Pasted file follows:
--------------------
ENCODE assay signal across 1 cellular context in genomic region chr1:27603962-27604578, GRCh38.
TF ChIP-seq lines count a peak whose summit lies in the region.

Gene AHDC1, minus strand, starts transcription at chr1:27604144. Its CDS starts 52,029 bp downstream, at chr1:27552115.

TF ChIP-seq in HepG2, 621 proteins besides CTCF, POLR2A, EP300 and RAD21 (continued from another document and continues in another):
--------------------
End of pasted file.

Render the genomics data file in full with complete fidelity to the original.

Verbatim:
ENCODE assay signal across 1 cellular context in genomic region chr1:27603962-27604578, GRCh38.
TF ChIP-seq lines count a peak whose summit lies in the region.

Gene AHDC1, minus strand, starts transcription at chr1:27604144. Its CDS starts 52,029 bp downstream, at chr1:27552115.

TF ChIP-seq in HepG2, 621 proteins besides CTCF, POLR2A, EP300 and RAD21 (continued from another document and continues in another):